Opening a Brick-and-Mortar Store in Brooklyn: Is It Worth It?

BKM_BrickMortar_Urban

Urban Chandy
Cassidy Brush

The Approach: Create Success Online, Proceed with Caution

The Robicellis and the Chadwells are both involved in the food industry and have faced challenges unique to that field, which is why some people choose retail. It’s significantly easier to sell clothing, jewelry or furniture than it is running a restaurant. The Department of Health rarely gets involved, businesses can easily be supported by internet sales and there are, generally, less hoops to jump through—once you open the store—but what about the before and after?

Cassidy Brush of Urban Chandy is all too familiar with the challenges of getting a product in front of a customer when you don’t have a storefront. In August 2011, Brush was operating a clothing and jewelry store in DUMBO and needed to photograph her products. Annoyed by the harsh fluorescent lighting in the space, she decided to craft a chandelier of her own using salvaged wood and some wiring expertise. The result was a charming urban chandelier that changed the entire feel of her space. It was a hit with everyone who came through the store, so she posted a picture of it on Etsy. Within six months, she had 75 orders for her chandies, each retailing at $595.

These days, Brush is running Urban Chandy out of a mid-sized workshop near the Brooklyn Navy Yard. She and two employees fill orders listed on a dry erase board that leans against one wall, grabbing wiring, hardware and antique-style light bulbs from industrial shelves. Piles of wood have been carefully leaned against walls and the floor is forever covered in sawdust. On this Tuesday afternoon, they have nearly a dozen orders to fill.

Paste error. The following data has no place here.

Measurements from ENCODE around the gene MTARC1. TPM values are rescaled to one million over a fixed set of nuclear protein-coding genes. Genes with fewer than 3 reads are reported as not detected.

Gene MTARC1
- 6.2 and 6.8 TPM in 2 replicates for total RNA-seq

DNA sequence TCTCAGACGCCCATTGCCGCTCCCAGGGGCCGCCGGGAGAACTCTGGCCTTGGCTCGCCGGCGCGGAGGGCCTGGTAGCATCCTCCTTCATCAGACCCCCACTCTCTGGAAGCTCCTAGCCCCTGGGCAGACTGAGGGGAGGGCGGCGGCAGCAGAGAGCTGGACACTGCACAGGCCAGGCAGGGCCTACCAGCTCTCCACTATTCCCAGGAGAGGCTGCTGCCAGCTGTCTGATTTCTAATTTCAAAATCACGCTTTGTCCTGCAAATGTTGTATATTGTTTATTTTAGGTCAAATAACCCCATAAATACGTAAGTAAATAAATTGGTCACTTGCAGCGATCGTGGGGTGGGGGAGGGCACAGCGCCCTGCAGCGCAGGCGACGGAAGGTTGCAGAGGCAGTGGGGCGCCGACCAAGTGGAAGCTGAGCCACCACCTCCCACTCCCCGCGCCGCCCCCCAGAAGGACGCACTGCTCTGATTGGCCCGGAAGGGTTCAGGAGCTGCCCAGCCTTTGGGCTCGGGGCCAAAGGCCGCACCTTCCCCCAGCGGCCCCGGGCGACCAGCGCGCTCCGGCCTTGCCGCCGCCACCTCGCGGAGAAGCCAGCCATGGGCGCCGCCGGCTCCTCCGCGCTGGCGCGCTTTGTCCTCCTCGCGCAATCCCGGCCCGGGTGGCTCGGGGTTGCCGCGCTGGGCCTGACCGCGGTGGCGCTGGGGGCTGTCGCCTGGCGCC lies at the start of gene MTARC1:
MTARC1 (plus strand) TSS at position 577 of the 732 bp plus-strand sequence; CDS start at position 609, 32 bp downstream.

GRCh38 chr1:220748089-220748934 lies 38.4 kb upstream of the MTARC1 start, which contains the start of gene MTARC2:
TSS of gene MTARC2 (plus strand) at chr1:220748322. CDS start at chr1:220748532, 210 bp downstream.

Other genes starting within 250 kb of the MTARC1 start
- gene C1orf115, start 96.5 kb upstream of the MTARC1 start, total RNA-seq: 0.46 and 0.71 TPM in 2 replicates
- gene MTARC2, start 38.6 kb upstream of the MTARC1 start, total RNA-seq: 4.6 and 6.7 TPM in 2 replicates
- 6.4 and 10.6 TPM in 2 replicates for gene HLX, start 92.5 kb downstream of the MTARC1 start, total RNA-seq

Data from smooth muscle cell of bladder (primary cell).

“It’s really frustrating to have this kind of scenario and not have a storefront per se for customers to come see,” says Brush during a brief respite from her otherwise busy workday. “But at the same time, retail space is damn near impossible. We’re constantly in that battle of how do we showcase product?”

Urban Chandy is going through growing pains. The business is hugely successful, but Brush has had more misses than hits when it comes to putting the product in front of people in Brooklyn. Currently, the only way to see a Chandy in person is by visiting the chaotic workshop or heading to By Brooklyn in Cobble Hill. Otherwise, attempts to sell chandies in person have been short-lived or inconvenient.

“It’s way high maintenance,” Brush says, adding that no one wants a dusty chandelier that’s been sitting in a store window for months. “There’s been a lack of motivation to actually get out there and figure out the brick-and-mortar part.”

Still, she knows that a permanent location is in their future and lately, she’s been entertaining the idea of opening a hybrid store that’s part-workshop, part-retail. Her dream location for the store?

“Downstairs from my house,” she says, laughing.

LEAVE A REPLY

Please enter your comment!
Please enter your name here